Popular Gardening and Fruit Growing 2: 124 (May, 1887)

Paternity in Fruits
A J Caywood
Ulster Co., N.Y.

Experience has proved any proportion of the foreign Grape to be too delicate for this changeable climate, and its use should be discouraged, or an unreliable class of Grapes will be the result. During some centuries there have been several great strides upwards from the wild varieties; among these are the Delaware, Catawba, Isabella, Clinton and a few others, but these movements are rather slow for the energy of this age.

In crossing our native Grapes, either with single or double pollen, every desired result is marred by doubt. In using single pollen it may impregnate and it may not. It may not from being performed too early, too late, too indelicately, want of congenialty, and many other causes. There are undoubtedly many actual crosses that show no traces of paternity, but they cannot be spoken of as crosses, as it is all guess work, and such a record would be faulty. Who for instance is prepared to believe the light-skinned Empire State to be a seedling of those two sable denizens of the woods, Hartford and Clinton, if they think there is anything in the rule of like begetting like, and yet who can controvert the claims of the cross? Certain qualities of Hartford and Clinton may be incorporated in the new organization.

Should any of these seedlings that show no paternity be even more valuable than the parent, it is not proof that the pollen applied was efficacious: they may have been pollenized by natural agencies—before the effort was made.

Maternal characteristics are usually transmitted, but if the paternal is not convincingly visible the fact of a cross must rest in doubt. It is well known that all of the numerous seeds in a Strawberry and other fruit are as independent of each other as are Peach, Plum, Cherry or other single seeded fruits, which proves an endless variety of pollen being dispensed over each waiting flower; each seed produces a different kind. Nearly all of our best fruits have come to us without the help of man, and who can say whether they were fertilized by the anthers of their own stamens, or the pollen was carried there by wind or insects from other sources. The supposition that we have a cross, because the pollen was applied, must not be indulged in. Provable crosses of our native Grapes are very few; of the Vinifera there are plenty, as it seems to govern the qualities of the native fruit, and also transmits the weakness of the vine.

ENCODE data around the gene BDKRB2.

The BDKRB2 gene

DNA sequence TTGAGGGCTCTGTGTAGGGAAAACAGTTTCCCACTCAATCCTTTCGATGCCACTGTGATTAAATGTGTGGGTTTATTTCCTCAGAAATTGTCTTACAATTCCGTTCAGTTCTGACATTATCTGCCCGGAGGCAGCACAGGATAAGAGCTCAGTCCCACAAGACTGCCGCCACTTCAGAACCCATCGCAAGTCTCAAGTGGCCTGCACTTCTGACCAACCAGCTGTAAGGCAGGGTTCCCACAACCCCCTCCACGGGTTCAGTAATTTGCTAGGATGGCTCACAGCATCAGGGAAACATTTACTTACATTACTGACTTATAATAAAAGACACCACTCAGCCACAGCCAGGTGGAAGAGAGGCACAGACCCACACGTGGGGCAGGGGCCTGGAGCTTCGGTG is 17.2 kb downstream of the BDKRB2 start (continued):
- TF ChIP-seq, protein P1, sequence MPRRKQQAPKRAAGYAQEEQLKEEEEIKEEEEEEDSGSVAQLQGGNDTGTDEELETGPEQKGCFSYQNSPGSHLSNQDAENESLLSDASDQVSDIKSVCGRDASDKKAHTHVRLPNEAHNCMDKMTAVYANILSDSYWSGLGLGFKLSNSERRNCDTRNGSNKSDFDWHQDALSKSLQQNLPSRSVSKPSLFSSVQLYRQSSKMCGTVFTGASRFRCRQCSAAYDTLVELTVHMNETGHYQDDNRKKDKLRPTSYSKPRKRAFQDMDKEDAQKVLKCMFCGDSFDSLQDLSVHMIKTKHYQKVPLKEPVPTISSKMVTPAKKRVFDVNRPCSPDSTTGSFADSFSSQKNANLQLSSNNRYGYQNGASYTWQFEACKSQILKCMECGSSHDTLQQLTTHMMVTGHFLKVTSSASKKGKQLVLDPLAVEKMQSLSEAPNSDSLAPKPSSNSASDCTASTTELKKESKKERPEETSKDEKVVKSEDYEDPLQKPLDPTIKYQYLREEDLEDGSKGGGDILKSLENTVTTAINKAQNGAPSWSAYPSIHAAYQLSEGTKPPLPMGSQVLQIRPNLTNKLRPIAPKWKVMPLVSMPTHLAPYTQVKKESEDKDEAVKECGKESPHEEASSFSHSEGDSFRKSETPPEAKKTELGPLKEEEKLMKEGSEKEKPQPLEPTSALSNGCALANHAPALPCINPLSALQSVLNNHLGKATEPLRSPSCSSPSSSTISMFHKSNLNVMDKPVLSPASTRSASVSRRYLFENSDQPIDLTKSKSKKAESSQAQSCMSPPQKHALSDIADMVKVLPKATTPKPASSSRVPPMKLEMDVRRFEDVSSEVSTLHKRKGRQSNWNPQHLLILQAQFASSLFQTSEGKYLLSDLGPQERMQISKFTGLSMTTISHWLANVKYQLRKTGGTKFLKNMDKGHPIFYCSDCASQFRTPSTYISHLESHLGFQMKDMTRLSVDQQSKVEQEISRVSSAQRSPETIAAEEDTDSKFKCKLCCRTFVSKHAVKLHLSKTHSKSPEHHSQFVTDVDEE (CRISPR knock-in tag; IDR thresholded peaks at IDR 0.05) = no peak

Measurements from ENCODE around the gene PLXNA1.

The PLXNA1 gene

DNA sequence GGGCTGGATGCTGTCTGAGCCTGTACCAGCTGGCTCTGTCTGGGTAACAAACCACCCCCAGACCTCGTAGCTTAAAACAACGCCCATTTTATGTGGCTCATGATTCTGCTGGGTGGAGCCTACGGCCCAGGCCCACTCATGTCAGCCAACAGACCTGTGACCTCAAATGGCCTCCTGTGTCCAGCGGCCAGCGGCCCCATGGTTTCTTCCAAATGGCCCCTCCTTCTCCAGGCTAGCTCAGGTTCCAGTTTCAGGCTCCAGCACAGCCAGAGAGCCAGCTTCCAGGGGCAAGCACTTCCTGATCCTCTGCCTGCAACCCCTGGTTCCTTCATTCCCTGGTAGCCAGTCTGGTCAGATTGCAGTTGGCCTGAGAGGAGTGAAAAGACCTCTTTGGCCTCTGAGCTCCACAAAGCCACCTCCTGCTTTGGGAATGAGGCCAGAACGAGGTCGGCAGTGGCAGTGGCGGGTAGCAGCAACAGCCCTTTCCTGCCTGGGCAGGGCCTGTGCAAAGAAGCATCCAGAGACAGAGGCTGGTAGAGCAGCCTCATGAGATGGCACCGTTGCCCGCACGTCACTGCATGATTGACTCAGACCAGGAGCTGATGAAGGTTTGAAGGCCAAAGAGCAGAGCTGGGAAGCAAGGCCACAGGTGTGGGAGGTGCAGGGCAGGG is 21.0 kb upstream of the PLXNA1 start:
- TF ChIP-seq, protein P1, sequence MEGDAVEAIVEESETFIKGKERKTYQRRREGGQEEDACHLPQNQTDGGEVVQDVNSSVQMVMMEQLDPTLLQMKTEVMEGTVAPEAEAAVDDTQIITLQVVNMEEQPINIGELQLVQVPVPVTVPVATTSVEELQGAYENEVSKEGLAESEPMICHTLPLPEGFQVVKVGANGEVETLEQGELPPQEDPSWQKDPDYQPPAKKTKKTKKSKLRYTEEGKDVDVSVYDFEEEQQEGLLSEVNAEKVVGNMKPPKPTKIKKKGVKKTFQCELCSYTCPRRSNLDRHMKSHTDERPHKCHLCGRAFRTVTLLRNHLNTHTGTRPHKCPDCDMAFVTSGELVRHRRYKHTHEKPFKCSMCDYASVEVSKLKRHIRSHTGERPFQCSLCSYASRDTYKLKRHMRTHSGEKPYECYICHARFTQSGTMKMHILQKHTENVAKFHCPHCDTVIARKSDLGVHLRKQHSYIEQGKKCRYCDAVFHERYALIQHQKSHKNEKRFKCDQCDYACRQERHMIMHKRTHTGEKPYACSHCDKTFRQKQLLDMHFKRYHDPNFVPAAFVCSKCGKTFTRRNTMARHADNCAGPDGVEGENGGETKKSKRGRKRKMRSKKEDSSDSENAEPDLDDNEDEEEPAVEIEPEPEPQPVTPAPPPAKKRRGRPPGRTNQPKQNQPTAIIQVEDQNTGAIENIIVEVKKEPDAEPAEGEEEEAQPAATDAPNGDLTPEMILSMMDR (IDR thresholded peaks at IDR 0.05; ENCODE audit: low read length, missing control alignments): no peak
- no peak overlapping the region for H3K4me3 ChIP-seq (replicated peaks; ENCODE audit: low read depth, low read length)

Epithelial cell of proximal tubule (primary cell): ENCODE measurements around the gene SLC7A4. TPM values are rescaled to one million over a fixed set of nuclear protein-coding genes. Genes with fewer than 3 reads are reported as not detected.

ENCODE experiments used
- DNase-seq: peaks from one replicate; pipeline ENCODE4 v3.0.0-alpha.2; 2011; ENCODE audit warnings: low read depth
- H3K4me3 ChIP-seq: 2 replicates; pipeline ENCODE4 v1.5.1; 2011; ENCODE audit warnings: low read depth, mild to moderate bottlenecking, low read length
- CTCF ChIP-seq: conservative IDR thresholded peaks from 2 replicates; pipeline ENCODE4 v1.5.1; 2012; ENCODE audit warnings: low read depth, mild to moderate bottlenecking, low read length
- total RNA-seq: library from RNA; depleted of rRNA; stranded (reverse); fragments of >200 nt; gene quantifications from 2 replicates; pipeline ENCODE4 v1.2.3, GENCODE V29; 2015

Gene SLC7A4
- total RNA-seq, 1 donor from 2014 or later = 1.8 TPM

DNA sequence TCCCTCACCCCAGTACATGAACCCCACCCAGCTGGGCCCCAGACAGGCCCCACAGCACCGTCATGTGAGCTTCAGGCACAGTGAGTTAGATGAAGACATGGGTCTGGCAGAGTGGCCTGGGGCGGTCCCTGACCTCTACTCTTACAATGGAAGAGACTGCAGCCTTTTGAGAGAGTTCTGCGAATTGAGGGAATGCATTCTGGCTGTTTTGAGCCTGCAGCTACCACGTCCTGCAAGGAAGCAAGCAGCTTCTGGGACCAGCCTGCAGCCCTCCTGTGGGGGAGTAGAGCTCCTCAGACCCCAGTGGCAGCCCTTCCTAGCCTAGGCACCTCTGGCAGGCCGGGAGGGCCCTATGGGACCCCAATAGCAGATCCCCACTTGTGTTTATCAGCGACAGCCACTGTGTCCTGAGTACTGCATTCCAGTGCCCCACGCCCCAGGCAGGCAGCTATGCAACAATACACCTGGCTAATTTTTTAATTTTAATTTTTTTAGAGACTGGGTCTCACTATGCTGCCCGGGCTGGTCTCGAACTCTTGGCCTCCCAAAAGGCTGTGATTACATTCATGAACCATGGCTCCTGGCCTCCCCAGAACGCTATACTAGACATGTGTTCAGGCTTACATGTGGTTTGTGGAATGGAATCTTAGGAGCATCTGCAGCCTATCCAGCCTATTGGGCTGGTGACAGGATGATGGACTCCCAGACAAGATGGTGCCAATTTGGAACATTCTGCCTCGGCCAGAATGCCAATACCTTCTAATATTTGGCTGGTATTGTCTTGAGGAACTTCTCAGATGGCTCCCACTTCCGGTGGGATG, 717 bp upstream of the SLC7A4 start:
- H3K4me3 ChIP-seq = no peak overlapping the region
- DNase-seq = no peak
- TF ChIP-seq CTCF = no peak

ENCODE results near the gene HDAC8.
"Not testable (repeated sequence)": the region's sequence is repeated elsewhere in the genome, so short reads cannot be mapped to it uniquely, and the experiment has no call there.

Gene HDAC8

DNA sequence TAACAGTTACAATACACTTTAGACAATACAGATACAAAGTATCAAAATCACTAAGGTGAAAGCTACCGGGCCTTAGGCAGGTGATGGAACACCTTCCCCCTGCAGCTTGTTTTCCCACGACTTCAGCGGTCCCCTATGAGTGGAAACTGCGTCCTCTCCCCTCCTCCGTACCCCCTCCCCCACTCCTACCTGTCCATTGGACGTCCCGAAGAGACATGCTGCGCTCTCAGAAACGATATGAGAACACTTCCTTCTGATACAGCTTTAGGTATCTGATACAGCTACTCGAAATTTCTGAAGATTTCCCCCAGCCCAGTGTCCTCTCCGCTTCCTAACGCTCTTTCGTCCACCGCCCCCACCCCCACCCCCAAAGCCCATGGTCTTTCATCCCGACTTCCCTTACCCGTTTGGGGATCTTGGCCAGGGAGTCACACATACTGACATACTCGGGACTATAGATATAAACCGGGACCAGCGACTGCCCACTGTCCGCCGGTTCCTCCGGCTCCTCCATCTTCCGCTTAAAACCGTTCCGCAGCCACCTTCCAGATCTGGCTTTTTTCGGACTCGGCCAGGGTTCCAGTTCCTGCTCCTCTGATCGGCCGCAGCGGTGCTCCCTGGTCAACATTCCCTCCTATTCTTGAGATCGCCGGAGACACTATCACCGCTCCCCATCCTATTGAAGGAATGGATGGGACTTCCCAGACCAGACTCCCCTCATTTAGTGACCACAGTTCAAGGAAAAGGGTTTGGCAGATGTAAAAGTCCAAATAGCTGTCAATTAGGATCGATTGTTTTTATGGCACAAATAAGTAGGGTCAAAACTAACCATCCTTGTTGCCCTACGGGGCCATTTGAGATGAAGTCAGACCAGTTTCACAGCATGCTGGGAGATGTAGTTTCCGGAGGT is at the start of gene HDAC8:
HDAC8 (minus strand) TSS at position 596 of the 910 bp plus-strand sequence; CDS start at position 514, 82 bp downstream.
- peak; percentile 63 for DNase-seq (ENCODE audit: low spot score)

When we desire a cross of any two varieties, we use single pollen of course, and take the chances as to failure or success, but in the use of mixed pollen of the best varieties we make Nature's plan available slightly, which offers in every open flower endless varieties of pollen; it takes the congenial, throws off the other as so much dust.

If we have gained a point why not progress as in all other things? Why go back to first principles and take on a double dose of fox and acridity? We can breed out these two wild traits but can hardly expect to free ourselves from contagion, rot, mildew, etc. Those hardy varieties that have had the aborginal impurities nearly bred out should be sent forward to early and still greater achievements, although at the expense of quality. Near the parallel of 43 we must go back for hardiness, and Professor Budd deserves much from the people of that section for his untiring efforts in that line.

No one can master the hidden laws which make varieties in crossing fruits. We can apply the pollen and then wait and see what Nature gives us. One says: "My seedling is a cross of so and so;" another, of "this and that;" another of something else, and not one of them resembling anything before known. If they would say they applied pollen of certain varieties, and stop there, and let the record be made out by whoever wishes to it would do away with suspicions of self interest, as any one can see as far into a blacksmith's anvil as he who hammers it.

The manipulation of the shears, brush and pollen can be performed by a child ten years of age after a little teaching; this is the smallest part of the work. Many varieties always show a retrograding tendency; a few of our best kinds are of this class. We have found it important to use those varieties the seedlings of which are on the advance, discarding all others. This requires time and patience, and as there is little, if any pecuniary profit in this enterprise, it becomes a work of love, pride or a hobby, and if the good things of the world are increased by any motive the benefits to posterity will be the same. The numbers who have recently turned their attention to the elevation of the standard of our horticulture by these methods is encouraging; and the good aimed at will be much sooner realized by united effort.